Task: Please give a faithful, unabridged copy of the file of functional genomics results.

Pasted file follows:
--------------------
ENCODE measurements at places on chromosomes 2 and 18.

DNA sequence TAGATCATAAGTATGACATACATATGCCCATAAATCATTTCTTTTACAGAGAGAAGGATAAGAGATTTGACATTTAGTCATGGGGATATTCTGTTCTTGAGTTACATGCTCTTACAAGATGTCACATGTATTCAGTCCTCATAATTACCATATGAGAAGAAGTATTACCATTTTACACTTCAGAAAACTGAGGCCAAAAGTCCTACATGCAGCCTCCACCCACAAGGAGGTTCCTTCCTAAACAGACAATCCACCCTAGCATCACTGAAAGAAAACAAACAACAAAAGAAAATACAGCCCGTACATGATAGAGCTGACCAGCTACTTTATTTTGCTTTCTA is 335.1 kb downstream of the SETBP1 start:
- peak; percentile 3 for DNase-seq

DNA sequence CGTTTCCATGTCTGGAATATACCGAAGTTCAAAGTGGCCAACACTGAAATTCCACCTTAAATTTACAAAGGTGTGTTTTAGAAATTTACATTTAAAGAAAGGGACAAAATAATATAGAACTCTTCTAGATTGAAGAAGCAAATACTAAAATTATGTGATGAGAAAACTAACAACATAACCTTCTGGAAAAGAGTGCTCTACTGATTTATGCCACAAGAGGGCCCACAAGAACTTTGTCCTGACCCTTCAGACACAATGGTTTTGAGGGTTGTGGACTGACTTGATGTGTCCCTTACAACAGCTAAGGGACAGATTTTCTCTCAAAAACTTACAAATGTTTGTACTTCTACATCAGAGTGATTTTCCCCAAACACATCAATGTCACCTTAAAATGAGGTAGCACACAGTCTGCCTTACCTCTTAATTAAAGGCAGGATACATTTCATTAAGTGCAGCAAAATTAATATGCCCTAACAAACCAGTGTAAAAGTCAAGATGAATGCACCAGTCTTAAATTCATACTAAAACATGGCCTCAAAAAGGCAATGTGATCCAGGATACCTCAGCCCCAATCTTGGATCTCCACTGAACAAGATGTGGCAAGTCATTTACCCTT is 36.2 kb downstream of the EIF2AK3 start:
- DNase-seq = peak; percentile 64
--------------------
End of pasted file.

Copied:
ENCODE measurements at places on chromosomes 2 and 18.

DNA sequence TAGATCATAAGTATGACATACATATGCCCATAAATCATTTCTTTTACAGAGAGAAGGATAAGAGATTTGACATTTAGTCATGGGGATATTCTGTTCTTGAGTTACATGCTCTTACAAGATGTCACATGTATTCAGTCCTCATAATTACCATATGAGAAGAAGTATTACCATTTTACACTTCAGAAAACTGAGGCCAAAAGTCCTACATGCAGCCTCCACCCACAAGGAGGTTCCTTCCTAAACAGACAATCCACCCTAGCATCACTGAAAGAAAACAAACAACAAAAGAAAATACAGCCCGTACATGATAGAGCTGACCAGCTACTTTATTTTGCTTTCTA is 335.1 kb downstream of the SETBP1 start:
- peak; percentile 3 for DNase-seq

DNA sequence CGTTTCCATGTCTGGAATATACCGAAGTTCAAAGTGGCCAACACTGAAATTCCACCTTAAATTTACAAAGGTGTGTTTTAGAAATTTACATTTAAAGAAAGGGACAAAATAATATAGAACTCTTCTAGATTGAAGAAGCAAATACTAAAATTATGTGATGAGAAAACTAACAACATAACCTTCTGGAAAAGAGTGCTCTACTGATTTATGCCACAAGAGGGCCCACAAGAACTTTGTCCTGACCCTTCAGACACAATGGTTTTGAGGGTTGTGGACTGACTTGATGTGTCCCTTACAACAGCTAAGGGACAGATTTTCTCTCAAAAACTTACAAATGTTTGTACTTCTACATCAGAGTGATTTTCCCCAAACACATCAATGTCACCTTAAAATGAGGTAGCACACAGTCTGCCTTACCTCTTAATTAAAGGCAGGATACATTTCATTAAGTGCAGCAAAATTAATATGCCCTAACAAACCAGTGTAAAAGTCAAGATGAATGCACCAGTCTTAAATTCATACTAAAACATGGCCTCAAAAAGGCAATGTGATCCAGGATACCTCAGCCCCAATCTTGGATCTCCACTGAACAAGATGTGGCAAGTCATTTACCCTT is 36.2 kb downstream of the EIF2AK3 start:
- DNase-seq = peak; percentile 64